# How does one prove $\lim\limits_{n→+∞} \frac{\sin(n+1)}{\sin(n)}$ does not exist by means of contradiction?

Original question: Provide a sequence ${a_n}$ such that $a_n > 0, \lim\limits_{n→+∞} {a_n}^{1/n}$ exists but $\lim\limits_{n→+∞} \frac{a_{n+1}}{a_n}$ does not exist.

I figured that $\{a_n\}=\sin(n)$ would be a good candidate. Through squeeze theorem, $\lim\limits_{n→+∞} {\sin(n)}^{1/n}=1$ since $\lim\limits_{n→+∞} {-1}^{1/n}=1$ and $\lim\limits_{n→+∞} {1}^{1/n}=1$.

This now leaves me to show that $\lim\limits_{n→+∞} \frac{\sin(n+1)}{\sin(n)}$ does not exist. Using a limit calculator, I found out that this limit is -$\infty$ to +$\infty$. However, I would like to prove this limit does not exist for conciseness.

My work so far: Suppose by contradiction that $\lim\limits_{n→+∞} \frac{\sin(n+1)}{\sin(n)}=L\in\mathbb R$. Then, $\lim\limits_{n→+∞}{ \cos(1) +\cot(n)\sin(1)}=L$. From here, I'm not sure if I can do this or not, $\lim\limits_{n→+∞} \cot(n)=\frac{L-\cos(1)}{\sin(1)}$. I know this would be a contradiction, but I want to delve a bit deeper for a contradiction that is easy to see. Thus, $\lim\limits_{n→+∞} \frac{\cos(n)}{\sin(n)}=\frac{L-\cos(1)}{\sin(1)}$. From here, $\sin(n)$ or $\cos(n)$ must have a limit, which is contradictory. From that we can conclude that the original claim is true: $\lim\limits_{n→+∞} \frac{\sin(n+1)}{\sin(n)}$ does not exist.

Thank you for your time as always.

• You think $a_n=\sin n$ is a good candidate for $a_n>0$ for every $n$? How much is $\sin 5$ already?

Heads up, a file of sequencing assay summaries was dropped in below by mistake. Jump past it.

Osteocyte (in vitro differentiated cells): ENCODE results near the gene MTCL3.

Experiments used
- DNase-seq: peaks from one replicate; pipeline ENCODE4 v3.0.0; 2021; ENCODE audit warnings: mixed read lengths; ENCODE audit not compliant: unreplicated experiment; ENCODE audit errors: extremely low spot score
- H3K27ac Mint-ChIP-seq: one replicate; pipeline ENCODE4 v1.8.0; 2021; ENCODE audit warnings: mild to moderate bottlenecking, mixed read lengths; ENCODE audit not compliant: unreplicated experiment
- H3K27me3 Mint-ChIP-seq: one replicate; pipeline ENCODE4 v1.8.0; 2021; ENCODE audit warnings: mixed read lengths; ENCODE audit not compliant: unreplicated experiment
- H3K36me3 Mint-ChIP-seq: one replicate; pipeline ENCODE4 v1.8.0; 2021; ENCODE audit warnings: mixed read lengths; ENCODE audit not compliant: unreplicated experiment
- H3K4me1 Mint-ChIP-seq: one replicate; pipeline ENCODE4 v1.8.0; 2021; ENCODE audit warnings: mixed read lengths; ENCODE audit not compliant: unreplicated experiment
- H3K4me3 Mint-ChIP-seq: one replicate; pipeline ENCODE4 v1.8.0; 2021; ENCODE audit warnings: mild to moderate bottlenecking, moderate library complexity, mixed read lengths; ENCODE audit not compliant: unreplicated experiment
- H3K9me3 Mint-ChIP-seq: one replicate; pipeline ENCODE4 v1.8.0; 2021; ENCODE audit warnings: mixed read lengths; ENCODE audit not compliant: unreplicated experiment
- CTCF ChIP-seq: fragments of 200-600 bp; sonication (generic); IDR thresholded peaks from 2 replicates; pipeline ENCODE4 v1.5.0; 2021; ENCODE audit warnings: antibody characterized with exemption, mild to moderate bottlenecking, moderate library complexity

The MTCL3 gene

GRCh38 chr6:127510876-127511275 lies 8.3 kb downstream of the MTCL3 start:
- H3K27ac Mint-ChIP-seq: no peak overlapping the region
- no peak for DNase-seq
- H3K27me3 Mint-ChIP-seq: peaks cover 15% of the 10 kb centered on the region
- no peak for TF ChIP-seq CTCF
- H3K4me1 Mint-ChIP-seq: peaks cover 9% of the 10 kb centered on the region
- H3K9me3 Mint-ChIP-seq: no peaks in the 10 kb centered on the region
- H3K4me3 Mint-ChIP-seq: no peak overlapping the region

– Did
May 7, 2017 at 16:41
• Well, I guess I'm back to the drawing board then. Sorry. May 7, 2017 at 16:41
• Do you want a correct answer to the original question? May 7, 2017 at 16:56
• I'll try and find out a solution on my own. Thank you for the offer. May 7, 2017 at 16:58
• I found out an actual answer to the original question. I could instead have ${a_n}$ as $|\sin(n)|$. May 7, 2017 at 17:49

$$\sin(n+1) = \sin n \cos 1 + \cos n \sin 1$$ so $$\frac{\sin(n+1)}{\sin n} = \cos 1 + \sin 1 \cot n$$ and you want to take the limit of the cotangent. What happens to that limit?
• Except that, as another answer by the OP themselves, now deleted, shows, they do not know how to prove that, in their words, [as $n$ goes to $+\infty$, $\cot(n)$ goes between $-\infty$ and $+\infty$]... And, if one thinks about it, to give a neat proof of this (true) fact is probably a more involved task than what is needed to answer the question the OP has. To sum it up, if you have a neat argument showing (the weaker result) that the sequence $(\cot n)$ does not converge, you might want to add it to your post.
A good answer to the original question is $a_n = 2^{\lfloor n/2\rfloor}$. The limit of the quotient of consecutive terms does not exist.